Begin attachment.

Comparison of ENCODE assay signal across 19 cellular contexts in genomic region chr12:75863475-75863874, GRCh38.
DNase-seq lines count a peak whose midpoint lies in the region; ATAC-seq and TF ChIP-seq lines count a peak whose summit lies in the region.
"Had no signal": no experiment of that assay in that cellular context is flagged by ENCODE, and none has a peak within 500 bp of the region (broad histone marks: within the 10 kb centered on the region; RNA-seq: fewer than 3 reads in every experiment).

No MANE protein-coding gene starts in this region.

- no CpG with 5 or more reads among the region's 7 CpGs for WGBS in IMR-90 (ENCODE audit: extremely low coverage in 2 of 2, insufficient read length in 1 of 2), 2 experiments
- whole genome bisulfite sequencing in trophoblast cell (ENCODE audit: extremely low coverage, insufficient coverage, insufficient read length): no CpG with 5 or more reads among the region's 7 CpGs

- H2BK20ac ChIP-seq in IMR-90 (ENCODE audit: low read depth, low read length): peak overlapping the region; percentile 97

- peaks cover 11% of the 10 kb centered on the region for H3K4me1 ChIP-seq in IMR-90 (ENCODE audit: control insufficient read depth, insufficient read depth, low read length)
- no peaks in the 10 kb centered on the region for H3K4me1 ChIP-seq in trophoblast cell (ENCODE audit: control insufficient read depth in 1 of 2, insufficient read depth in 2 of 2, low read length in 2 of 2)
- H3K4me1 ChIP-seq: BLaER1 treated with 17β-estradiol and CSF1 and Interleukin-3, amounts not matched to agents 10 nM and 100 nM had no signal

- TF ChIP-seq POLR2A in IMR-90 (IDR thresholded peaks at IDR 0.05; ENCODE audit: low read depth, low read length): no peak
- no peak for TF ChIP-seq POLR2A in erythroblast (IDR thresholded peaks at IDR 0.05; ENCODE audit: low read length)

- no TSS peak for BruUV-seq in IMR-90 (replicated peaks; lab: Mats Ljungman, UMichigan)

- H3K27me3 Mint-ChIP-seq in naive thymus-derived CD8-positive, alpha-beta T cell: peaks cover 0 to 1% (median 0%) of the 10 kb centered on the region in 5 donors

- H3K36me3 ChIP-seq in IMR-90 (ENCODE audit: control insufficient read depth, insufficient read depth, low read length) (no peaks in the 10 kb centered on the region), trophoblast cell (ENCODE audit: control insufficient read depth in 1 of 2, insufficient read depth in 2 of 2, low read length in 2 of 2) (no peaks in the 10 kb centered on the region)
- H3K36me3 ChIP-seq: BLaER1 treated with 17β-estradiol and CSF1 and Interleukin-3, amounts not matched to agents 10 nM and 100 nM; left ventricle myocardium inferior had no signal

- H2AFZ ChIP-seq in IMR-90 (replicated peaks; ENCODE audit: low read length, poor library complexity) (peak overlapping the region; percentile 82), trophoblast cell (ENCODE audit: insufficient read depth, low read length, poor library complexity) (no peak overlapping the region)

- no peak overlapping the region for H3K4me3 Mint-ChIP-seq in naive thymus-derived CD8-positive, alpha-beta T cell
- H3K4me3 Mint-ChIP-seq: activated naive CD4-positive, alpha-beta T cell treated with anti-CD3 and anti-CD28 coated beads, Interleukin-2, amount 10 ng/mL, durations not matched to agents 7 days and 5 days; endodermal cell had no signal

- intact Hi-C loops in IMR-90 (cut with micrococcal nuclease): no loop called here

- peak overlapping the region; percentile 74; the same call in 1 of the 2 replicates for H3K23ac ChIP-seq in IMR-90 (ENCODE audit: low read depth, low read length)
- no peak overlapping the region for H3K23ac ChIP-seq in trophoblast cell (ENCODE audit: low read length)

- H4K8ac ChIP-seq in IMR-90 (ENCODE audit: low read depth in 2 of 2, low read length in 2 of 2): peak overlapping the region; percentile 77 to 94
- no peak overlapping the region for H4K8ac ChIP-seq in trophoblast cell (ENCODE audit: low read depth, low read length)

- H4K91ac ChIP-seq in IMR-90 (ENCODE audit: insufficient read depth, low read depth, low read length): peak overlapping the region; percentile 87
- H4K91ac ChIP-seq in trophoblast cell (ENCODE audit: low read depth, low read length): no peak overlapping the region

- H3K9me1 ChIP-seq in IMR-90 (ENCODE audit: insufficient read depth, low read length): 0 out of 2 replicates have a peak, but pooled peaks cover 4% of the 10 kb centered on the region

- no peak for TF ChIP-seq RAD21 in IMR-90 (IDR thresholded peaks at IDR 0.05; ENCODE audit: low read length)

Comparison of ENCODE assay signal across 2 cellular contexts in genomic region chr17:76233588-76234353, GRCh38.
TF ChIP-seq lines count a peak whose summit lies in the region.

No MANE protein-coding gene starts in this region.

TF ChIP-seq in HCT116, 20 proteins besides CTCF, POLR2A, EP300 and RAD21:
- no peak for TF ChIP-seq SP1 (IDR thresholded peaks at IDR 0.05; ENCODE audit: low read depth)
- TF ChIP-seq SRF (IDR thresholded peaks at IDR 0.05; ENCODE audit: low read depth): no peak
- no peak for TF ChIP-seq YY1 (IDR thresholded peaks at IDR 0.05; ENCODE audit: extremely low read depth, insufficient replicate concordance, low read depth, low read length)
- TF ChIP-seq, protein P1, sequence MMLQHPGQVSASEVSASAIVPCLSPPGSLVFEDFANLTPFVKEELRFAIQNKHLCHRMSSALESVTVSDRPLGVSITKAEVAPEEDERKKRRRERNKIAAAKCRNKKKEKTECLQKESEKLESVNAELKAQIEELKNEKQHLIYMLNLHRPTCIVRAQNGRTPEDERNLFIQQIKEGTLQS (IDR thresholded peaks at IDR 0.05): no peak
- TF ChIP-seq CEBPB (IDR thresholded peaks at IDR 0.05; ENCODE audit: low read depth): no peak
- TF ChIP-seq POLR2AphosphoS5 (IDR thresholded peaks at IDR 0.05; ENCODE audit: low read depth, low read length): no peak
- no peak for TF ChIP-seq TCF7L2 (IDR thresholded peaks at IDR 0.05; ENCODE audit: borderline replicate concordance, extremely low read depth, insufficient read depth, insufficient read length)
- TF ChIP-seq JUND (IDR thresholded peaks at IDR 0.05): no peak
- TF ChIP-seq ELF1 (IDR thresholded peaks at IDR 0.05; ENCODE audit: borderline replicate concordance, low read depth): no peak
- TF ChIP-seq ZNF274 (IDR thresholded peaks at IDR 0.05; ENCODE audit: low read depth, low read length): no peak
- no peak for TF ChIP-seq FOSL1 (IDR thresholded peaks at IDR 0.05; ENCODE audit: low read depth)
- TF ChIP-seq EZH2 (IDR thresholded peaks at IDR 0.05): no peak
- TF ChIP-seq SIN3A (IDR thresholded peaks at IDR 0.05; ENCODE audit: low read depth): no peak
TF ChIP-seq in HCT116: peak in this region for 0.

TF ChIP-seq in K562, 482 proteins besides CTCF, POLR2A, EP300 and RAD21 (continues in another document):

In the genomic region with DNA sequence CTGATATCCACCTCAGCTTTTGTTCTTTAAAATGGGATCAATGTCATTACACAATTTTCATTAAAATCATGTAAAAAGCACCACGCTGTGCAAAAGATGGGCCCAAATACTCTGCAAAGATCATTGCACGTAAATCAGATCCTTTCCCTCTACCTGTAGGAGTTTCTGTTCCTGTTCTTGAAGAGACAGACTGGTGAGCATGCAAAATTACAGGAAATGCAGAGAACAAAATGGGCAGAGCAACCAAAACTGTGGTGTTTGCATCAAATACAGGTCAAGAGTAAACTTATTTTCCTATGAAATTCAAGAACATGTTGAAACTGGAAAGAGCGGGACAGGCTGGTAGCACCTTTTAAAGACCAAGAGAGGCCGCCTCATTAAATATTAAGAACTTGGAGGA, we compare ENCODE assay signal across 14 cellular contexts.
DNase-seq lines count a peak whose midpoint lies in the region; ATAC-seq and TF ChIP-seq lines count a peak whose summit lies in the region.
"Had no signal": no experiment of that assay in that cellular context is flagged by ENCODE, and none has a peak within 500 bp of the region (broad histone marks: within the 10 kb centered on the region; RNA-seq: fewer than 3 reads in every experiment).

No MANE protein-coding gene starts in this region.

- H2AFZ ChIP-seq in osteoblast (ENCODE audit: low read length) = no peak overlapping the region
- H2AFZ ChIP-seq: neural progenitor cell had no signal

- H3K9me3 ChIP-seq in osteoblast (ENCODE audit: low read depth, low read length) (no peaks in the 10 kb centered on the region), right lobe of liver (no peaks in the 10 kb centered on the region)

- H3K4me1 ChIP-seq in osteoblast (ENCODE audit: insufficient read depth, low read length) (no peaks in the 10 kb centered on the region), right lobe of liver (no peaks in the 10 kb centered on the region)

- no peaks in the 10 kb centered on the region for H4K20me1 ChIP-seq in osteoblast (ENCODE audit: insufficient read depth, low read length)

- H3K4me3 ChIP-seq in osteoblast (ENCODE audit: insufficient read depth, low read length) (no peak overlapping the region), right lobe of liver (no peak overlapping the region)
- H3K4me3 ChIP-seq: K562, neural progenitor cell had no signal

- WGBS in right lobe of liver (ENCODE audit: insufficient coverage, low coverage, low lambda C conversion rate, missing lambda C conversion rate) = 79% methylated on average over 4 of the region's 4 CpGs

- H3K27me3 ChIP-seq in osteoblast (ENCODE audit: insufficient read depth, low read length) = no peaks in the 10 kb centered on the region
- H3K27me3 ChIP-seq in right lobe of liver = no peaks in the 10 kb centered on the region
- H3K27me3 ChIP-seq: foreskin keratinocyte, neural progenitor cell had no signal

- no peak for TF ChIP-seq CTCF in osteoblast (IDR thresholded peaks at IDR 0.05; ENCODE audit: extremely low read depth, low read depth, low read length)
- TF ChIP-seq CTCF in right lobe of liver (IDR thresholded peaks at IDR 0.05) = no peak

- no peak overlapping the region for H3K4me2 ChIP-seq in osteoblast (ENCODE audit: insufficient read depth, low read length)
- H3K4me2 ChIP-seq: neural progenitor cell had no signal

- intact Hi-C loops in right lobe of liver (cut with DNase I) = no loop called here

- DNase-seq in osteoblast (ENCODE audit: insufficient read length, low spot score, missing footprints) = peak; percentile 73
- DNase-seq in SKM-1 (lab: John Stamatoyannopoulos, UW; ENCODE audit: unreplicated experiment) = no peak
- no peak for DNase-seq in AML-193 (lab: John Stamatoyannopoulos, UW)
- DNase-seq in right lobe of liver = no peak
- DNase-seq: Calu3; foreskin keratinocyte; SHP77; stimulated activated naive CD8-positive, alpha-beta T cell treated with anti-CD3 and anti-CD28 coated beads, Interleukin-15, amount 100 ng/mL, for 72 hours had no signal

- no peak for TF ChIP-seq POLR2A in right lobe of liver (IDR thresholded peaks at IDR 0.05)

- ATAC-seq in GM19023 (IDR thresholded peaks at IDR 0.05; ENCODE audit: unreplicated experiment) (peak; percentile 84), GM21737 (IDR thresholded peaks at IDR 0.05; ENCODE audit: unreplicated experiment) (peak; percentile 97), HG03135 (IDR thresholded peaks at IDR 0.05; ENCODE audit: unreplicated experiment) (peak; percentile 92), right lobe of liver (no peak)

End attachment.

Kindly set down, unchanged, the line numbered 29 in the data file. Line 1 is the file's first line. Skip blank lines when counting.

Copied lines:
Comparison of ENCODE assay signal across 2 cellular contexts in genomic region chr17:76233588-76234353, GRCh38.